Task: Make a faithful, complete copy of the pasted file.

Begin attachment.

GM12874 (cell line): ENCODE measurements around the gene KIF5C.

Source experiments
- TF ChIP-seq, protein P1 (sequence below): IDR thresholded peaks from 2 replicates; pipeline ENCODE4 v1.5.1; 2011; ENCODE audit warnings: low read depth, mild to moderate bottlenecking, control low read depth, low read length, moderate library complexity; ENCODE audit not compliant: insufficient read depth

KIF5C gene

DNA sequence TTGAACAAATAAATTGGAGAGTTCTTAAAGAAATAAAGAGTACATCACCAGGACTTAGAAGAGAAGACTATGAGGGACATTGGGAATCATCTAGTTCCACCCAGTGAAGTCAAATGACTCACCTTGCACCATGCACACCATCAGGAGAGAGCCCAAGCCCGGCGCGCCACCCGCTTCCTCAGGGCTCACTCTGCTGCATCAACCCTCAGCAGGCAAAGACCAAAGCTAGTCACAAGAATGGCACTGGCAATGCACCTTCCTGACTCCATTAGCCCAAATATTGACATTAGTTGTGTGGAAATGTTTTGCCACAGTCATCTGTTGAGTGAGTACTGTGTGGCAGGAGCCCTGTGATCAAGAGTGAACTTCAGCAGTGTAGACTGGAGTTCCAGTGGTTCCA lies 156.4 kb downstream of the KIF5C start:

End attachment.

GM12874 (cell line): ENCODE measurements around the gene KIF5C.

Source experiments
- TF ChIP-seq, protein P1 (sequence below): IDR thresholded peaks from 2 replicates; pipeline ENCODE4 v1.5.1; 2011; ENCODE audit warnings: low read depth, mild to moderate bottlenecking, control low read depth, low read length, moderate library complexity; ENCODE audit not compliant: insufficient read depth

KIF5C gene

DNA sequence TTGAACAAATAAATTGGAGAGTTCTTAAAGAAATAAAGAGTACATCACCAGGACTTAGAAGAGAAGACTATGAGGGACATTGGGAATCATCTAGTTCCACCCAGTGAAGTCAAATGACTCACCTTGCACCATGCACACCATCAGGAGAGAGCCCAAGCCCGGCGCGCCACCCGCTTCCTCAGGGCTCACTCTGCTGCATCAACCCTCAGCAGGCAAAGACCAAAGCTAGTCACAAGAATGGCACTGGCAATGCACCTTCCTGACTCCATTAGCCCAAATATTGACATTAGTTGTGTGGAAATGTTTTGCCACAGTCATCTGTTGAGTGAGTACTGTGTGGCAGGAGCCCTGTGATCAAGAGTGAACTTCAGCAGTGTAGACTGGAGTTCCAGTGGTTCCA lies 156.4 kb downstream of the KIF5C start: